- Mapping Events to Delegates
- Function Substitution with Delegates
- Asynchronous Processing with Delegates
Asynchronous Processing with Delegates
A second major use of delegates in .NET is for handling asynchronous processing. One of the benefits of using delegates for asynchronous processing is that they can be used both in conjunction with .NET Remoting (discussed in Chapter 8, "Building Components,") to facilitate communication between processes and machines and with code that resides in the same application domain. This common programming model allows you to write code that is location transparent as well.
Delegates are appropriate for asynchronous calls because they were designed with BeginInvoke and EndInvoke methods that allow the client to invoke a method asynchronously and then catch its results respectively. You can think of BeginInvoke and EndInvoke as partitioning the execution of a method from a client's perspective. To specify which procedure to call upon completion of the asynchronous method, you use the AsyncCallback object and IAsyncResult interface from the System namespace. When using delegates with the asynchronous classes and interfaces in the System namespace, the CLR provides the underlying services needed to support this programming model including a thread pool and the ability to call objects that reside inside synchronized contexts such as those using COM+ services. (We'll explore more about thread support in the CLR in Chapter 11, "Accessing System Services," as well.) One of the side benefits of this integration is to make it fairly simple to create multi-threaded applications in VB.NET.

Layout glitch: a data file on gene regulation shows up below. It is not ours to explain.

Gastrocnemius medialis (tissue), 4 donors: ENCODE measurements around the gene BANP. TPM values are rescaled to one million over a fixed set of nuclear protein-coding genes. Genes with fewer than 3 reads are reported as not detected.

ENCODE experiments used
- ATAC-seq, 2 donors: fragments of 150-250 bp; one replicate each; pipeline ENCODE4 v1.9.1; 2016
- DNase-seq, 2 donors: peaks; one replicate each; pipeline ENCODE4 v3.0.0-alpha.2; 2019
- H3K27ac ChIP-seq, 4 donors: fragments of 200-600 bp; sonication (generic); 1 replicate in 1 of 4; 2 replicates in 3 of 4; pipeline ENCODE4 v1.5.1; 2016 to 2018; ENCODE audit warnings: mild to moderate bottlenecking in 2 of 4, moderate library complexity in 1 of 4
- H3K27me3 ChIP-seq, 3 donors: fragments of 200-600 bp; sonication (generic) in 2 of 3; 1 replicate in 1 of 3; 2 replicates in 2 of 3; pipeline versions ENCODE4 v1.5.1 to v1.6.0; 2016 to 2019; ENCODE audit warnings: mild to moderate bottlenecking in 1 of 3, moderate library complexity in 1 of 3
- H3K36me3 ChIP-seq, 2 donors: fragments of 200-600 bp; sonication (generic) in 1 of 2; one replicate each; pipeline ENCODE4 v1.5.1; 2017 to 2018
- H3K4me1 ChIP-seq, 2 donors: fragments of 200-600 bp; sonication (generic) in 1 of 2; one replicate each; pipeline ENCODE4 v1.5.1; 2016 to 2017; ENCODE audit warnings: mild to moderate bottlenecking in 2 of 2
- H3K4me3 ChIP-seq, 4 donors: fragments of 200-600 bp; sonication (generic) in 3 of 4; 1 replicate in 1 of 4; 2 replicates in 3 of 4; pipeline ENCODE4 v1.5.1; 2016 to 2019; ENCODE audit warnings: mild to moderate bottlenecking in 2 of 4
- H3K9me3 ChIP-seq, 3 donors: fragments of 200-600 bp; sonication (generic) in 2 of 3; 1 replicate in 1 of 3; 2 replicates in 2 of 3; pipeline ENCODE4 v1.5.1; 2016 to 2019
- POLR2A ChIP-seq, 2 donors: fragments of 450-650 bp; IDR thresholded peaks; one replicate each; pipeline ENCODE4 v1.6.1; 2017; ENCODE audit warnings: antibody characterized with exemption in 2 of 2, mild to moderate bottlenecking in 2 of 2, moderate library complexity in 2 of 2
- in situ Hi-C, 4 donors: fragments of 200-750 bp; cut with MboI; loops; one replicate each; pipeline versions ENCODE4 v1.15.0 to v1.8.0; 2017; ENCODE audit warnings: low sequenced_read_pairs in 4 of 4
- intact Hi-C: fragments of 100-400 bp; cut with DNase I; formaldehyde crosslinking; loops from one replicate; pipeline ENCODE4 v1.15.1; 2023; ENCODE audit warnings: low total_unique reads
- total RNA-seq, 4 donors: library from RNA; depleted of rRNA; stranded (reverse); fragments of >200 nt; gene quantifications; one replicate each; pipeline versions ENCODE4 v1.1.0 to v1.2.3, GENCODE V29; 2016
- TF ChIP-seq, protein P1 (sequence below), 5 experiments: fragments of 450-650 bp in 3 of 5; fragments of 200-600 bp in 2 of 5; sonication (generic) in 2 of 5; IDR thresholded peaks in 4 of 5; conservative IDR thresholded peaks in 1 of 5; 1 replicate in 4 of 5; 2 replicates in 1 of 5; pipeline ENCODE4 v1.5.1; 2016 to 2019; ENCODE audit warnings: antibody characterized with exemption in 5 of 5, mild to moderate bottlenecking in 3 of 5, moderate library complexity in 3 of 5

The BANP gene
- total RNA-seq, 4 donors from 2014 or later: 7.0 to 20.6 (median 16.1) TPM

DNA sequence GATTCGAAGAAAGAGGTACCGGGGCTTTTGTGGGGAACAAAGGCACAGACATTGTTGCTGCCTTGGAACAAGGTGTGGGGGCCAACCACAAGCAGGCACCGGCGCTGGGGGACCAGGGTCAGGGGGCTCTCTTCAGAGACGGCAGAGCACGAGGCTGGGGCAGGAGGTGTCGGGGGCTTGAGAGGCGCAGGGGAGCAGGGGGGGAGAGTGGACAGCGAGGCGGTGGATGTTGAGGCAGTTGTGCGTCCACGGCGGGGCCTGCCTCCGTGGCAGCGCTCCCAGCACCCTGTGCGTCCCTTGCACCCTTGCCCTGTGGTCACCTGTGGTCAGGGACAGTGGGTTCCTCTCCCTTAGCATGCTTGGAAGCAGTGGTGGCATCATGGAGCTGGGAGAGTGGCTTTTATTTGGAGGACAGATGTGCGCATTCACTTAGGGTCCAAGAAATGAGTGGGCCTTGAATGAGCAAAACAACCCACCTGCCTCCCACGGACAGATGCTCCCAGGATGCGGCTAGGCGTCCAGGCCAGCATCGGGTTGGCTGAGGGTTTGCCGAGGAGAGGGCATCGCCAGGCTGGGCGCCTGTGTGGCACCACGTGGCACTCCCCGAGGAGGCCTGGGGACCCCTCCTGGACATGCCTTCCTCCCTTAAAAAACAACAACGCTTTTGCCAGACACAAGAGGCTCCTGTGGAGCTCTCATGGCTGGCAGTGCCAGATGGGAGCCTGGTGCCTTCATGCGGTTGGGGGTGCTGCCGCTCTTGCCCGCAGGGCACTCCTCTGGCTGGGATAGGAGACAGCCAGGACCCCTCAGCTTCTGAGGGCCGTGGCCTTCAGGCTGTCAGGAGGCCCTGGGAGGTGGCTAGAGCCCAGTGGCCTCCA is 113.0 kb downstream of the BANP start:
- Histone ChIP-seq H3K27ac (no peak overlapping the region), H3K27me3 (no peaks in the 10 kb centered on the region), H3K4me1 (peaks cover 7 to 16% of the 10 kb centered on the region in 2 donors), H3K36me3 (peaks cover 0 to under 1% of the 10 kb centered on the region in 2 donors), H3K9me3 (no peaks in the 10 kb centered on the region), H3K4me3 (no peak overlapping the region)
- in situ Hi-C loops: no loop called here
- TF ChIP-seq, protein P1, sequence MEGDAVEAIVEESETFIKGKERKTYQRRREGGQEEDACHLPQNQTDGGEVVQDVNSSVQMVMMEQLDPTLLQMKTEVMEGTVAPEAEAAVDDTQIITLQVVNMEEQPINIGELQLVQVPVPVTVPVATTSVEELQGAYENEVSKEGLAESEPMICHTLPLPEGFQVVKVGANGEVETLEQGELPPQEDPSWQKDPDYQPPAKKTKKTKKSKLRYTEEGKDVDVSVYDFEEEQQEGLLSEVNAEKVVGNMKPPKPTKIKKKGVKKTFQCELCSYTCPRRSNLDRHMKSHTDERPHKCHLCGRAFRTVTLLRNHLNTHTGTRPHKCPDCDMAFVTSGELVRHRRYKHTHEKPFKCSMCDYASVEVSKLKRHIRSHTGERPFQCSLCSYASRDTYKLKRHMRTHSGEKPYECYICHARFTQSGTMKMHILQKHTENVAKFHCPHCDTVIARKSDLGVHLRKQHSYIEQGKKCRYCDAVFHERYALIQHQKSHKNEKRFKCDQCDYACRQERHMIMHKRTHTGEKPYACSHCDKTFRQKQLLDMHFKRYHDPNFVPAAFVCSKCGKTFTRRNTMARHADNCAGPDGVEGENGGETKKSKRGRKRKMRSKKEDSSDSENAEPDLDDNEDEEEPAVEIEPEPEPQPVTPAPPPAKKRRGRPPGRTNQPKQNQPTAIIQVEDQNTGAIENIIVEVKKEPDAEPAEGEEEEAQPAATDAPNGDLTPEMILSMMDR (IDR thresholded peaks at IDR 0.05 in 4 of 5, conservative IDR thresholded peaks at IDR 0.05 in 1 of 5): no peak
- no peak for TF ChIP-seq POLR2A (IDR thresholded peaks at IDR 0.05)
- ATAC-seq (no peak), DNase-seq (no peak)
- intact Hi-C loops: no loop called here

VB 6.0 developers will recall that because the VB 6.0 runtime was single-threaded, it was very difficult to create any asynchronous code without resorting to using the Win32 API directly (which led to unstable code that was tricky to debug) or tricking the COM library into creating an object in a new single-threaded apartment. Needless to say, neither technique was particularly attractive.
To understand the pattern for asynchronous programming in .NET, consider a method of the Registration class that is used to send reminder e-mail notifications to all students who are to attend a class the following week. This RemindStudent method might take some time to complete because it must read a list of students from the database, construct an e-mail message for each one, send the e-mail, and update the database appropriately. For the client application's thread to avoid being blocked when the method is called, the method can be called using a delegate (in this case often termed an asynchronous delegate).
Because the .NET asynchronous model allows the client to decide whether the called code will run asynchronously, the code for the RemindStudent method does not have to be written explicitly to handle asynchronous calls. You can simply declare it and write the code as if it were synchronous as follows:
Public Function RemindStudent(ByVal pDaysAhead As Integer, _ ByRef pErrors() as String) As Boolean ' Read from the database and send out the email notification End Sub